“for example a person’s annual cap could be increased by half the unused amount from the previous year but with a limit of say three times the annual cap in any single year. A similar approach cap could apply to non-concessional contributions thereby removing the existing complex three year rule.”
According to the ATO the three Rs for SMSFs are Responsibility, Related party transactions and Rules. This was the topic of a speech given by Stuart Forsyth, ATO Assistant Deputy Commissioner for Compliance, Strategy, Risk and Delivery, Superannuation to the Australian Investors Association Annual National Conference 2014.
SMSFs mean taking responsibility for your retirement savings. As Mr Forsyth said in the speech “SMSFs are far from ‘do-it-yourself’ or ‘set and forget”, instead they “require significant time, attention and expertise”.
Mr Forsyth asked that people remember the ATO isn’t a prudential regulator. Prudential regulation “governs the conduct of people and institutions in a position of trust over other peoples’ money”, instead SMSF trustees must be “vigilant in protecting their fund’s assets”.
Mr Forsyth highlighted a number of things SMSF trustees need to consider as part of the responsibility of running an SMSF, the first was succession planning – including binding death benefit nominations, reversionary pensions and enduring powers of attorney.
The SMSF deed also needs to be checked, as it should “reflect the requirements of the fund and be tailored to meet the fund’s objectives and the members’ needs”.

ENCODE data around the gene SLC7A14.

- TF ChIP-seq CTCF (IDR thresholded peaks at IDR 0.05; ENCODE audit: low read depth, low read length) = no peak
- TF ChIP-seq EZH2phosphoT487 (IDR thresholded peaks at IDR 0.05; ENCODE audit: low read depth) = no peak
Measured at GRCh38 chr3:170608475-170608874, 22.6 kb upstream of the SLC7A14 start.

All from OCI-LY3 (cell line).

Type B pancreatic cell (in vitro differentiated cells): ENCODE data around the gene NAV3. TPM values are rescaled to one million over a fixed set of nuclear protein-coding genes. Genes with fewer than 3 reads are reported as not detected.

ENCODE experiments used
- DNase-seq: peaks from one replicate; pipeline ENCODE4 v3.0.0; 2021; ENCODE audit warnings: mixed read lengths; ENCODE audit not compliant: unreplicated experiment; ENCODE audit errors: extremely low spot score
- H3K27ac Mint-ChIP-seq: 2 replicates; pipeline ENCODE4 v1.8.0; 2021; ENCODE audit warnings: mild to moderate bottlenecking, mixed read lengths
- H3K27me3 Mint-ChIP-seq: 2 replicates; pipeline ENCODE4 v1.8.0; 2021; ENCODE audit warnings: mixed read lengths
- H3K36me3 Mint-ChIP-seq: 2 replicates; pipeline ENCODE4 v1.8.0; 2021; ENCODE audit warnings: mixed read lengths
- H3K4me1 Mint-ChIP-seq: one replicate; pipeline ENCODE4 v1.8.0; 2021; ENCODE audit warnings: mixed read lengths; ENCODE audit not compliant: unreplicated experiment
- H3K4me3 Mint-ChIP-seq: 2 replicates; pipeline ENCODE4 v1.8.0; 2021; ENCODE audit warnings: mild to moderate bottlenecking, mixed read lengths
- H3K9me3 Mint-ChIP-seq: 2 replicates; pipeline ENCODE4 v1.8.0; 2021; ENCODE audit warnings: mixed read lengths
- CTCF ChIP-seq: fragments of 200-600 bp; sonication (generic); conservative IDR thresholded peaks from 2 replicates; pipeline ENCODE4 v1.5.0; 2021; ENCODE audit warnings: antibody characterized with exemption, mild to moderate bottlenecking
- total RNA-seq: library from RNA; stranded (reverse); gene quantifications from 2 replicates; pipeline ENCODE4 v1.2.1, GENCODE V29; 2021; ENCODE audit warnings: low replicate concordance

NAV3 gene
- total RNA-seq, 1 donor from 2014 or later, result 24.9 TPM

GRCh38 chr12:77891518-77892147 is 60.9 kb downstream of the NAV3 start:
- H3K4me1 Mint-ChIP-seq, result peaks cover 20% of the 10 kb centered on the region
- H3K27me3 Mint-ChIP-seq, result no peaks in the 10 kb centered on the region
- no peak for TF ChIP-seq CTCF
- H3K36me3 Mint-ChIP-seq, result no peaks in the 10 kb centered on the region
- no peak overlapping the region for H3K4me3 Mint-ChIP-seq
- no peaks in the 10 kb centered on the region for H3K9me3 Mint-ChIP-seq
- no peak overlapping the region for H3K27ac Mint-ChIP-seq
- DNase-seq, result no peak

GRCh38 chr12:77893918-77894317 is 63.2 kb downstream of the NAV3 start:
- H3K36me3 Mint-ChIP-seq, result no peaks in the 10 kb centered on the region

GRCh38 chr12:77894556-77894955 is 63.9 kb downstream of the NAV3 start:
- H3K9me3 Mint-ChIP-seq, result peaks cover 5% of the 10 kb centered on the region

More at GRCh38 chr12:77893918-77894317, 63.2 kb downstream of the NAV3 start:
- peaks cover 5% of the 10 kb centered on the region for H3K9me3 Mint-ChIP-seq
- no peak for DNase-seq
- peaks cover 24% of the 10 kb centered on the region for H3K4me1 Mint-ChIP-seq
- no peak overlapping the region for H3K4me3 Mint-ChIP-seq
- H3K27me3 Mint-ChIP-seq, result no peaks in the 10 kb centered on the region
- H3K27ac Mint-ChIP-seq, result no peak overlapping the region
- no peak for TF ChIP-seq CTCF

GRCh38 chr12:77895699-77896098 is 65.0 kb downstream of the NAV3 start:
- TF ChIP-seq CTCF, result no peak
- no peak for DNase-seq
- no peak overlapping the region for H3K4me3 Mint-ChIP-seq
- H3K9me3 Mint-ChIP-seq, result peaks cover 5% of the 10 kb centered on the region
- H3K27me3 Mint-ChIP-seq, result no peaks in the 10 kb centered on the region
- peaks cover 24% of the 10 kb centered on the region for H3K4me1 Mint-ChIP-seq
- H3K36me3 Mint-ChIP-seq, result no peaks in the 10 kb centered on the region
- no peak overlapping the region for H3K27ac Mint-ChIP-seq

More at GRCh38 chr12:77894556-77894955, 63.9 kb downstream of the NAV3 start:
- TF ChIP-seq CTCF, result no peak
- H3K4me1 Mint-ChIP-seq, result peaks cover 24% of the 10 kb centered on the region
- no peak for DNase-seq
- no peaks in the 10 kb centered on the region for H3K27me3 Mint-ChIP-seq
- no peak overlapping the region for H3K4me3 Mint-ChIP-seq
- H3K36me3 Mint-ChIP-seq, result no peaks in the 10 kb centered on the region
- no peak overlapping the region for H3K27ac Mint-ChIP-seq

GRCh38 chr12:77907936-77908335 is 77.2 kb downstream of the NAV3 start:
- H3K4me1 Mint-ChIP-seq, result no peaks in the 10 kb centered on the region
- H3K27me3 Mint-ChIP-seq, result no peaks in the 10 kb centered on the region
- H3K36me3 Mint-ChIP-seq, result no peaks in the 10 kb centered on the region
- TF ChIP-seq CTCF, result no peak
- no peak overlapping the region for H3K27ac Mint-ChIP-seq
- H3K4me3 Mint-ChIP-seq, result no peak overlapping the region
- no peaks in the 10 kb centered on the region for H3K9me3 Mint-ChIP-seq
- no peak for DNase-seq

Trustees were also encouraged to “consider the advantages of appointing a corporate trustee” as it would likely result in a “smoother succession”.
The response by the financial, tax and superannuation industries to the release of the Financial System Inquiry (FSI) has been generally positive, though some particular points have received criticism.
KPMG was “disappointed” that the report contained so little consideration of tax issues, as “just 14 pages out of 460 are devoted to tax” with most issues were left to the tax white paper.
Taxpayers Australia also disagreed with the inquiry’s concern over SMSF borrowing, saying that the organisation “would not go as far as saying the ban should be re-introduced” as it was “too early to say that allowing borrowings has introduced excessive risk into the system”. Taxpayers Australia did say they “would welcome greater regulation to ensure that any borrowing is safe and in the best interest of the fund members” and suggested this could come from requiring advice on borrowing in SMSFs being a financial product, or caps on the “maximum percentage of a fund’s assets” that SMSFs could use for borrowing.
Martin Spedding, CEO of DST Bluedoor, said in the 14th annual FSC-DST CEO Survey that:
“Preparing for MySuper, SuperStream and FoFA has been disruptive and costly, diverting resources and attention away from other more productive areas. As this implementation phase nears its end-point, the industry’s leaders are re-focusing on the opportunities of the future.”
However there are impediments to introducing something new, with 42% of respondents saying they were unable to release a new product or process due to regulation.
The ATO has published two new videos in the continuing efforts to improve trustee knowledge of superannuation and tax rules.